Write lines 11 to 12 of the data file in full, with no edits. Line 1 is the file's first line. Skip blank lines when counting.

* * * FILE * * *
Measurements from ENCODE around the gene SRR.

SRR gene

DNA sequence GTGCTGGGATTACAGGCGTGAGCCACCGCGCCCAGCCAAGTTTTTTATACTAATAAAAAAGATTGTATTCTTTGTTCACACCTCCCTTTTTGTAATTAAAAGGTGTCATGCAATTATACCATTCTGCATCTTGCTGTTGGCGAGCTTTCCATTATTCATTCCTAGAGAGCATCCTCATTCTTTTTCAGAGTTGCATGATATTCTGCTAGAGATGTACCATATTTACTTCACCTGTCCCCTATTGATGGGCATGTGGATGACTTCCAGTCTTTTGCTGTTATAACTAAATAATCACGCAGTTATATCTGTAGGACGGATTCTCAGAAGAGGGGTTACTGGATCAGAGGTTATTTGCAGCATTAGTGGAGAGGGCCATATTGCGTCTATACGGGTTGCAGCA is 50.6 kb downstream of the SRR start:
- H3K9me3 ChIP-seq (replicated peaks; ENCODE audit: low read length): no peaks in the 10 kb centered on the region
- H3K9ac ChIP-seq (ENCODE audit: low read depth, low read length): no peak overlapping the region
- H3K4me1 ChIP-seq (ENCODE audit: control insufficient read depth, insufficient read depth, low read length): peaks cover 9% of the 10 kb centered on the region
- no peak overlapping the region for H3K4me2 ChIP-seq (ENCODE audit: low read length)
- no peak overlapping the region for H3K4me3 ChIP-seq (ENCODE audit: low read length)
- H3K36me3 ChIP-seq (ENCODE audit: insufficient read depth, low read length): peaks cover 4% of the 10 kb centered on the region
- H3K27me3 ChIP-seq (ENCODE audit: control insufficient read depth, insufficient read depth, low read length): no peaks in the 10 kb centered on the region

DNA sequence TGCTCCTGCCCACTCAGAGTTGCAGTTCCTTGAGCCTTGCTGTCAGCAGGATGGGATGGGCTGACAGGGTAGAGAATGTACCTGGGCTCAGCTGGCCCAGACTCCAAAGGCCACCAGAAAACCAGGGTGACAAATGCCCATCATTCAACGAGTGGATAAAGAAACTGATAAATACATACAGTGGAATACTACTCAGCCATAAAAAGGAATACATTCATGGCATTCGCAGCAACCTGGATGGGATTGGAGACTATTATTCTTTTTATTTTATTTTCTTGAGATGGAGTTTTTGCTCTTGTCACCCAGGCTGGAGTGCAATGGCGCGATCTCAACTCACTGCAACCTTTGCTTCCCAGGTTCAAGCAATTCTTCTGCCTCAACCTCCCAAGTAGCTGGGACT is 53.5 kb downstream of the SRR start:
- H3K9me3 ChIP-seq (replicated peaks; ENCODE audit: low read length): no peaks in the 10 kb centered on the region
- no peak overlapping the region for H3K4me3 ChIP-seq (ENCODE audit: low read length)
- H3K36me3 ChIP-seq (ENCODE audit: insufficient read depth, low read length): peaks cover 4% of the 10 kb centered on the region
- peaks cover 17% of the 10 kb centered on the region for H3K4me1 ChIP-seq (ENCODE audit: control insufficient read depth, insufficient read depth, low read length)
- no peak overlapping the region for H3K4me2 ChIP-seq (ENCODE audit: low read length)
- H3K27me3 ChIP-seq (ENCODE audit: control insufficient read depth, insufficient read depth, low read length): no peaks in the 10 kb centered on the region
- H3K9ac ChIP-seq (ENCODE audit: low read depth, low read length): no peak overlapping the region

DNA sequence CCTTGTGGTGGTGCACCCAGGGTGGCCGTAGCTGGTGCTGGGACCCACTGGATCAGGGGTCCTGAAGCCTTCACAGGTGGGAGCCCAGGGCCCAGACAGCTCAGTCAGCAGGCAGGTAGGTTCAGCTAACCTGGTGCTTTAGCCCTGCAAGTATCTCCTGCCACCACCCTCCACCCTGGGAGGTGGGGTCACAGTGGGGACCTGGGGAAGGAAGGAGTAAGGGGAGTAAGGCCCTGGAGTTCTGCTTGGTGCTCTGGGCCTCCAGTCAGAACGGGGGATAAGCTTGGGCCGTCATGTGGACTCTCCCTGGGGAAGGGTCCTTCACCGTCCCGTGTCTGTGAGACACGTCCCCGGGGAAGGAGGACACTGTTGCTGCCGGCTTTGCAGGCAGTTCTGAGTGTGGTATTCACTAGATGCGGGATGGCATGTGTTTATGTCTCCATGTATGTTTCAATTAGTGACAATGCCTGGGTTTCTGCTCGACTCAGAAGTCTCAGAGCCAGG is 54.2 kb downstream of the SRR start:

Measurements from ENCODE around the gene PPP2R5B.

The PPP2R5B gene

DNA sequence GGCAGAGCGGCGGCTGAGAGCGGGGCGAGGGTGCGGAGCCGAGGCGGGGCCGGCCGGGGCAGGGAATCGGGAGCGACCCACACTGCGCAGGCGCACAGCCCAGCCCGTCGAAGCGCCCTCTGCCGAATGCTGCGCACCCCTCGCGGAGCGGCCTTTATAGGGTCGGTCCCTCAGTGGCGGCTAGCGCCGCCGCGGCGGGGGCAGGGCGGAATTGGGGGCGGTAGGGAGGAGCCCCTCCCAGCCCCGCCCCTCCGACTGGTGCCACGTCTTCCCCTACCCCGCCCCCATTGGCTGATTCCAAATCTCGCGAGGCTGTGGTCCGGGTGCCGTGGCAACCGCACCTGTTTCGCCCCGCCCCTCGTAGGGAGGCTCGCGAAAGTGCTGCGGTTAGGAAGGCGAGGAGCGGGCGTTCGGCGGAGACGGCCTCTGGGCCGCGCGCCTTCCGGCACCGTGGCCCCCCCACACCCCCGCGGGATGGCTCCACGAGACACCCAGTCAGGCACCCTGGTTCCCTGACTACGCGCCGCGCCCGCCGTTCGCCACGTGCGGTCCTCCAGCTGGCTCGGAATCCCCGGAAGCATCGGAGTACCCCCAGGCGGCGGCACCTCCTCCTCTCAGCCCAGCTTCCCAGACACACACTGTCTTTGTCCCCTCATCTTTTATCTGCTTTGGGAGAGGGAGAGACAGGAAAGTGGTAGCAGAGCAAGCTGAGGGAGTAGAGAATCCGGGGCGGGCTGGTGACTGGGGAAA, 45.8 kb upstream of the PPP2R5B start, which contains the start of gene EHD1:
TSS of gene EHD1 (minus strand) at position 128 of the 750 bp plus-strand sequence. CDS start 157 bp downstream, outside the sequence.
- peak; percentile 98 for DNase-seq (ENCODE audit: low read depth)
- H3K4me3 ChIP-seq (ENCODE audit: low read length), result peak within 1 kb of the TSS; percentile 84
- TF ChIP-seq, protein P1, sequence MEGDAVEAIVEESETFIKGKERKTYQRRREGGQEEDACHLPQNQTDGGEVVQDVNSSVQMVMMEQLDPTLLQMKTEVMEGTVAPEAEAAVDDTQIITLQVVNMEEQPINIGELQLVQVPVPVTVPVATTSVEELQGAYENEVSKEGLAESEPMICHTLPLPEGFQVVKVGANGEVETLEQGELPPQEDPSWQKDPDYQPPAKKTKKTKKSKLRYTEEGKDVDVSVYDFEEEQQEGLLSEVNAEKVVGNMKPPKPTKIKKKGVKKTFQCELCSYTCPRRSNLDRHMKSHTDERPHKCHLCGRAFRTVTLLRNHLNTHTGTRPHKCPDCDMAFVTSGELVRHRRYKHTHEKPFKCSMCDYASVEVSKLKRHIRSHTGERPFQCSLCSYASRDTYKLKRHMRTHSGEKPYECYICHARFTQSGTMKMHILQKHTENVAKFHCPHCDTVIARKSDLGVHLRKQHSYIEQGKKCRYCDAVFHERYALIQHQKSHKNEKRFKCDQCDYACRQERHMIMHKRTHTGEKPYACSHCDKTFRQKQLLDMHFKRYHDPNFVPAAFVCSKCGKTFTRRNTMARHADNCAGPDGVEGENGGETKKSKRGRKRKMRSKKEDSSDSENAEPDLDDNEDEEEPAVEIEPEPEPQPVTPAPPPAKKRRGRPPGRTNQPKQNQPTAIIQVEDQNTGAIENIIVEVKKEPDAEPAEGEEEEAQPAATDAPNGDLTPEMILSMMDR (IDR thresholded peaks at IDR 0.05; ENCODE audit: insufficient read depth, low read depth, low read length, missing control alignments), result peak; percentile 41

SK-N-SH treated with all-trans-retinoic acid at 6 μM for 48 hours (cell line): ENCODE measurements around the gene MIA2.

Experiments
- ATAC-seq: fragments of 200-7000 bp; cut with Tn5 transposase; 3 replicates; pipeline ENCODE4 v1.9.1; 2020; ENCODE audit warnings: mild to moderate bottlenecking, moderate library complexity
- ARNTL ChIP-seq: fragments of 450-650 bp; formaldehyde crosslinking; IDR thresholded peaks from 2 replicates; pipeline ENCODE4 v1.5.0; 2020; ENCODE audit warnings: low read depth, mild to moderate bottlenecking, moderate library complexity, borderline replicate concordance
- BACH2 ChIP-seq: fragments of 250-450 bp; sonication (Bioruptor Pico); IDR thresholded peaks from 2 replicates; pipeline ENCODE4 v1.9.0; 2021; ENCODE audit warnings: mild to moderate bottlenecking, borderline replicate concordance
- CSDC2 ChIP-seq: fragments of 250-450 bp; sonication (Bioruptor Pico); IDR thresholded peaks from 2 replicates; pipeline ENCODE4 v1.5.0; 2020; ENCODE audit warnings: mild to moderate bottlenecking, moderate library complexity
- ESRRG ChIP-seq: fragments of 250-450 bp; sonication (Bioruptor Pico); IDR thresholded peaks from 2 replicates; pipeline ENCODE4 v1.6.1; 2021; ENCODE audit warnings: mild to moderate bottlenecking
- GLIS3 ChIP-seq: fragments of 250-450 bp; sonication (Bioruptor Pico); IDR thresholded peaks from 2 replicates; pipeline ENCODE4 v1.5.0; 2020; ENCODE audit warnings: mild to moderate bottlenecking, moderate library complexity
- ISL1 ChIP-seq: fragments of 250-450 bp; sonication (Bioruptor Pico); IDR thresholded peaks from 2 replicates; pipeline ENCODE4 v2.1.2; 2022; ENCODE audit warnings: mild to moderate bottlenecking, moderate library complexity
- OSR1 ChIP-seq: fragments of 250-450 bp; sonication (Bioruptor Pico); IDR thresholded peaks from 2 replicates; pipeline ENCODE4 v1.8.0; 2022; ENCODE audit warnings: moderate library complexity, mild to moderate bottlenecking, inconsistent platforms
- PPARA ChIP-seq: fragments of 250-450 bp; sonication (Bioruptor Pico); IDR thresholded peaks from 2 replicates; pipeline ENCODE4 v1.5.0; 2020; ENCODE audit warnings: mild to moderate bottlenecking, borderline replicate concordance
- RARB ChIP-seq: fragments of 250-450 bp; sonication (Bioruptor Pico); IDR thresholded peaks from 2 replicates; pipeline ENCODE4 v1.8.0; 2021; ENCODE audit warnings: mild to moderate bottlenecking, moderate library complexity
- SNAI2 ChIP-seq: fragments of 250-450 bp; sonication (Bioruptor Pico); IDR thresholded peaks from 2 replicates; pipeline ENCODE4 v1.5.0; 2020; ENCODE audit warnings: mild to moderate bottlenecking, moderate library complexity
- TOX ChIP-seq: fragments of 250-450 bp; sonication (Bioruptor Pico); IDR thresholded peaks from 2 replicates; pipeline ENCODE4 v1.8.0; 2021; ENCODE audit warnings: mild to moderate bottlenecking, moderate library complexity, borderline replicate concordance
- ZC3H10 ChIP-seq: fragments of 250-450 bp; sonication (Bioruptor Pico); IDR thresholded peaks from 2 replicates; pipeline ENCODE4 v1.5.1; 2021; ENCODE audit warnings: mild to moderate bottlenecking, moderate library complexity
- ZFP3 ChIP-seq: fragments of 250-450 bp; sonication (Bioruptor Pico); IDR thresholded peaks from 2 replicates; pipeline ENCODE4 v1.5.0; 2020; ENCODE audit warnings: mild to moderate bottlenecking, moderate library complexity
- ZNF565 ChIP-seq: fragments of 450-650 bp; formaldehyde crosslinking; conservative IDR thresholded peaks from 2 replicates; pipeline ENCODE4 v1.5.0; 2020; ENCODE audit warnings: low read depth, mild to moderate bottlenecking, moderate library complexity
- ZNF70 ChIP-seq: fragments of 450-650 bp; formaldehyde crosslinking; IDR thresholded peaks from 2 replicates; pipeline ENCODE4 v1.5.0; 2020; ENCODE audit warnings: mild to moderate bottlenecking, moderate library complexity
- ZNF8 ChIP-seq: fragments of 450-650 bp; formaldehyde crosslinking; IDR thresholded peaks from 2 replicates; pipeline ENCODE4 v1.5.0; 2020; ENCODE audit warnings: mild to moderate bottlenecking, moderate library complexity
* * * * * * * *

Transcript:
DNA sequence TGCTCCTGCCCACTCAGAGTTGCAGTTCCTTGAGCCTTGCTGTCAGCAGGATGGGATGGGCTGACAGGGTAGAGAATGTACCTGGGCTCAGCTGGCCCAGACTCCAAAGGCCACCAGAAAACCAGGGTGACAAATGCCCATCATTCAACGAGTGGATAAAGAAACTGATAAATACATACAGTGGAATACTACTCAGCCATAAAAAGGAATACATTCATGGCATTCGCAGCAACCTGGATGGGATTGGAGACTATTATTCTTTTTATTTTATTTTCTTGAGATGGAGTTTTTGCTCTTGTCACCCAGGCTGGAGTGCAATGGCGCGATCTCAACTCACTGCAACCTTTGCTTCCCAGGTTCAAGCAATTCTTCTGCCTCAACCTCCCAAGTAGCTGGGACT is 53.5 kb downstream of the SRR start:
- H3K9me3 ChIP-seq (replicated peaks; ENCODE audit: low read length): no peaks in the 10 kb centered on the region